Mandatory Vaccination Could Be Among Measures Germans Face as COVID Cases Rise Sharply

Germany's national and state leaders will decide Thursday on what kinds of measures they will implement to curb a recent rise in COVID-19 cases.

Outgoing Chancellor Angela Merkel and her successor, Olaf Scholz, spoke with the country's 16 governors Tuesday, agreeing that "additional measures" need to be taken.

New infections have increased in recent weeks. The Robert Koch Institute, Germany's disease control center, reported 45,753 cases in the past 24 hours. It also recorded 388 deaths, bringing the country's current total 101,344.

According to the Associated Press, several German states have already tightened COVID rules on their own, but many politicians are pushing for more coordinated national rules. However, efforts have been slowed by the transition from Merkel's national government to Scholz's.

Proposed measures include contact restrictions for unvaccinated people, requiring proof of vaccination in nonessential shops and limiting crowds in sports stadiums.

Merkel's spokesman, Steffen Seibert, said there is also a proposal stating "a prompt decision on a general vaccine mandate should be prepared."

Scholz also announced that a permanent group of experts would be formed to advise officials on how to fight the virus. Seibert said General Carsten Breuer, the military's head of domestic operations, will lead the group.

For more reporting from the Associated Press, see below.

Cologne, Germany, COVID-19
Several German states have already tightened COVID rules on their own, but many politicians are pushing for more coordinated national rules. Lawmakers will decide on new measures on Thursday. Above, a sign in the pedestrian zone indicates that masks are mandatory in Cologne on November 30, 2021. Oliver Berg/dpa via AP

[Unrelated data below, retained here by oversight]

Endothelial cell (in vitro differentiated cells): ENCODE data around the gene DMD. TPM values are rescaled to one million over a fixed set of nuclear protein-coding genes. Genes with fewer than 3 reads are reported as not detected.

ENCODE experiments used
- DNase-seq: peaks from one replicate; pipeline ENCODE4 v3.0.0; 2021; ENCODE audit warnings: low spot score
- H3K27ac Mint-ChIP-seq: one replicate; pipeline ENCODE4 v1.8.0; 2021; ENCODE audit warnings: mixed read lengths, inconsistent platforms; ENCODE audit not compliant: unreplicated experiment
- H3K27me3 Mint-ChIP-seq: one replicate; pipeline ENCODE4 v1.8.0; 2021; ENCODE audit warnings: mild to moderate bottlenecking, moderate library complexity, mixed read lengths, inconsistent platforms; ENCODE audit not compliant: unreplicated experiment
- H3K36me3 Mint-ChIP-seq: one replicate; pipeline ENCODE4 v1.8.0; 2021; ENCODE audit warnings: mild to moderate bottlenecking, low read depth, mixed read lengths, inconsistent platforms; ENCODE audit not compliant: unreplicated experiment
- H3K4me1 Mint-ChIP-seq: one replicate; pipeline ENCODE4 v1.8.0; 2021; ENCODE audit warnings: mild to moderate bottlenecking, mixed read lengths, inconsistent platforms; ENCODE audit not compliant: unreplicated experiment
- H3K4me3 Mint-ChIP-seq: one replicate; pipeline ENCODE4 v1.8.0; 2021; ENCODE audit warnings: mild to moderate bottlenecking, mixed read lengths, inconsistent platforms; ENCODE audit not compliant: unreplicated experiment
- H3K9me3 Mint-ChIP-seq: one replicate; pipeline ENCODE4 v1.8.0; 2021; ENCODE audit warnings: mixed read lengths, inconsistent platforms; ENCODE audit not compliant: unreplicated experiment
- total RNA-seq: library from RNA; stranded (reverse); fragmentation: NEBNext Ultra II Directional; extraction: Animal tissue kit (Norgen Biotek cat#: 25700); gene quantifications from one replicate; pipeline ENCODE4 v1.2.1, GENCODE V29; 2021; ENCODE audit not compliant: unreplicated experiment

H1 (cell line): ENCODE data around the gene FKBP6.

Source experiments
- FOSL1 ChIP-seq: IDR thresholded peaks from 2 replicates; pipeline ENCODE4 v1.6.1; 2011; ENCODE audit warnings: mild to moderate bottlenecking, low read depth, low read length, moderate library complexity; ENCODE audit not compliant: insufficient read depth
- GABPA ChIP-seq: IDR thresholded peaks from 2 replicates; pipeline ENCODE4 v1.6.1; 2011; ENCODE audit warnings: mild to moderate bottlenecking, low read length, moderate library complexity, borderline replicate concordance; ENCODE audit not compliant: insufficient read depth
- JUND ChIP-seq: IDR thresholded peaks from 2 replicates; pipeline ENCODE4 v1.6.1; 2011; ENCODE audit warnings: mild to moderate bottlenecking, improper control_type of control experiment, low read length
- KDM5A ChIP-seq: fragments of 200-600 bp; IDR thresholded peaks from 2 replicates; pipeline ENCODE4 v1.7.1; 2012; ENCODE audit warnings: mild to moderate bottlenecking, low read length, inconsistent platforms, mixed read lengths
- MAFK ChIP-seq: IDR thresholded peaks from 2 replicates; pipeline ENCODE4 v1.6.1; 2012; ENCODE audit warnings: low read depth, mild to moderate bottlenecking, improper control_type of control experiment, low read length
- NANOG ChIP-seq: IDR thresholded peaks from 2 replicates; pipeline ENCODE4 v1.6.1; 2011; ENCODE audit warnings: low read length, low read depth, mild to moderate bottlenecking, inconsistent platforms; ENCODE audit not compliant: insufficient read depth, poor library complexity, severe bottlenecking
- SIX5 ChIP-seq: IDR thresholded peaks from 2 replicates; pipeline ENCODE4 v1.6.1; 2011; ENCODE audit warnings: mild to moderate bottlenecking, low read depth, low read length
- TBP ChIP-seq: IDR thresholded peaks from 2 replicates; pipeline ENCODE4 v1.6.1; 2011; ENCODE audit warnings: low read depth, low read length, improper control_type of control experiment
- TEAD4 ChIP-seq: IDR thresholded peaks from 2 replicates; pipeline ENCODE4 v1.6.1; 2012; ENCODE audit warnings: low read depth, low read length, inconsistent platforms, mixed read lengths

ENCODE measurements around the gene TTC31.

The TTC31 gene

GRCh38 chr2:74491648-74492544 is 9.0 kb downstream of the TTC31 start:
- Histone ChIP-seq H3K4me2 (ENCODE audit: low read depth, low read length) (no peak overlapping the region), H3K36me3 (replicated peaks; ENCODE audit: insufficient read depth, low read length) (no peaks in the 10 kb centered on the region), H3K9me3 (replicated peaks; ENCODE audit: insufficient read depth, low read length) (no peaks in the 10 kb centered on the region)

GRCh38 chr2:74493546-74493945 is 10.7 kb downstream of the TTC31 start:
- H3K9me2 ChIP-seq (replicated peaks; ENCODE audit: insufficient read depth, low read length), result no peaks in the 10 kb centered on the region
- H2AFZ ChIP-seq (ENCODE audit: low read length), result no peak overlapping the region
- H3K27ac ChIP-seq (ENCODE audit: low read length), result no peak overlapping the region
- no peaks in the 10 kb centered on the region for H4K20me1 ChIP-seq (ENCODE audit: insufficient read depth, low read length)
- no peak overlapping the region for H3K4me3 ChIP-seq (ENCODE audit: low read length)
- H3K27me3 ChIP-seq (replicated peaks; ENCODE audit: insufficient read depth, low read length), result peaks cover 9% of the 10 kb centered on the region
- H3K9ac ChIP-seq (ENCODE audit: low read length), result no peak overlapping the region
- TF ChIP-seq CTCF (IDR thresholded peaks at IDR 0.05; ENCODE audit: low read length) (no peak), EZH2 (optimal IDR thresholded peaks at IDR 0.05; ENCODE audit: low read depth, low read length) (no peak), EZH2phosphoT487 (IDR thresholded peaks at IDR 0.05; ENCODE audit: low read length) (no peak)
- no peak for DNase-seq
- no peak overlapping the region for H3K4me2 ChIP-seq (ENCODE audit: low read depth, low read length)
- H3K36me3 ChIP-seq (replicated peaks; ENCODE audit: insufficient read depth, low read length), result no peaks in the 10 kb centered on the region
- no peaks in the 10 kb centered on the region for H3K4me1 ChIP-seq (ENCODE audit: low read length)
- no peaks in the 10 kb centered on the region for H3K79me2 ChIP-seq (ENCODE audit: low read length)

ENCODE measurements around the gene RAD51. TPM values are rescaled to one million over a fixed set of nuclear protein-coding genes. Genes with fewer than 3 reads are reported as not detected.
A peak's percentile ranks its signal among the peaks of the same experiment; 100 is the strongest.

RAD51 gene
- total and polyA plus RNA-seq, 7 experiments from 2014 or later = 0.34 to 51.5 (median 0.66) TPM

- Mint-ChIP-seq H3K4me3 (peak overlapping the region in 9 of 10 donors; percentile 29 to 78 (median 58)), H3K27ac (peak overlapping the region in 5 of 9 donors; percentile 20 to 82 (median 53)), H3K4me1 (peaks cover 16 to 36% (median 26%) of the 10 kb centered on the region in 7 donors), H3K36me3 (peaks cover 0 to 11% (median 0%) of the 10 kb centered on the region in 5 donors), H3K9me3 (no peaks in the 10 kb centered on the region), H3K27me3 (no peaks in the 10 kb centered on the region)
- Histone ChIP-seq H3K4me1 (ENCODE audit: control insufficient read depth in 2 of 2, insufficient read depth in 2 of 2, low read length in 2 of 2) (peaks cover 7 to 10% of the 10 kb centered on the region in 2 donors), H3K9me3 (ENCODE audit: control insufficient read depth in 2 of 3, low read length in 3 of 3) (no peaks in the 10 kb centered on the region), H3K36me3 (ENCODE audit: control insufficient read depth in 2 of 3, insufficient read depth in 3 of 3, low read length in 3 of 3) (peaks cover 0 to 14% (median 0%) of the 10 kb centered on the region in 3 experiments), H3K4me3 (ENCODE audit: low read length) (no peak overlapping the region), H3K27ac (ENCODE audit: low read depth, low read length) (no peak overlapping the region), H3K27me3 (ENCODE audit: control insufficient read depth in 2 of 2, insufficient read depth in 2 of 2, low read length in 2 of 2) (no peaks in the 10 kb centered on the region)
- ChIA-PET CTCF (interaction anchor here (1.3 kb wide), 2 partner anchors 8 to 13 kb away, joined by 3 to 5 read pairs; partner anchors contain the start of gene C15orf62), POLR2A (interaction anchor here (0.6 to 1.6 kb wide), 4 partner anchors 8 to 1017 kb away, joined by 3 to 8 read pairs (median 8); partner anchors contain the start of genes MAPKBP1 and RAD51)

Neighboring Austria has already decided to make vaccinations compulsory from February.

Officials stressed the need to step up Germany's vaccination campaign and allow more people to perform vaccinations.

"It has taken a bit long, there has been back and forth and some conflict on the question of who should do what when, but as of today that seems solvable," Markus Soeder, the governor of Bavaria, said after Tuesday's videoconference. "Final decisions" need to be hammered out at the meeting of national and state leaders on Thursday, he said.

The governor of the worst-affected state of Saxony, Michael Kretschmer, said he expects an agreement then to play Bundesliga soccer matches without spectators. Soeder signaled there's still some disagreement on that, but said that "if Christmas markets are closed, it is not consistent to have full stadiums." He said he would propose excluding spectators until at least the end of the year.

New infections have soared in recent weeks in the European Union's most populous country—particularly in the east and south, with hospitals there already transferring intensive care patients to other parts of Germany. They have hit levels much higher than those the country saw earlier this year, though many more Germans are vaccinated now than they were then.

On Tuesday, the country's seven-day infection rate dipped for the first time in over three weeks but, at 452.2 new cases per 100,000 residents, was only just short of Monday's record of 452.4.

At least 68.5 percent of the population of 83 million is now fully vaccinated, but that's below the 75 percent minimum threshold the government hoped for.

Earlier Tuesday, Germany's Federal Constitutional Court found that the most controversial measures contained in federal "emergency brake" legislation that was in place from April until the end of June were in line with the constitution. Those included a 10 p.m. to 5 a.m. curfew and school closures in areas with high coronavirus infection rates.

That added to pressure for officials to act—as has the appearance in Germany and many other countries of the new Omicron variant of the coronavirus.

Frankfurt, Germany, COVID-19, vaccination center
Several German states have already tightened COVID rules on their own, but many politicians are pushing for more coordinated national rules. Lawmakers will decide on new measures on Thursday. Above, people line up at the entrance to the COVID-19 vaccination center at the Frankfurt exhibition grounds on November 30, 2021. Arne Dedert/dpa via AP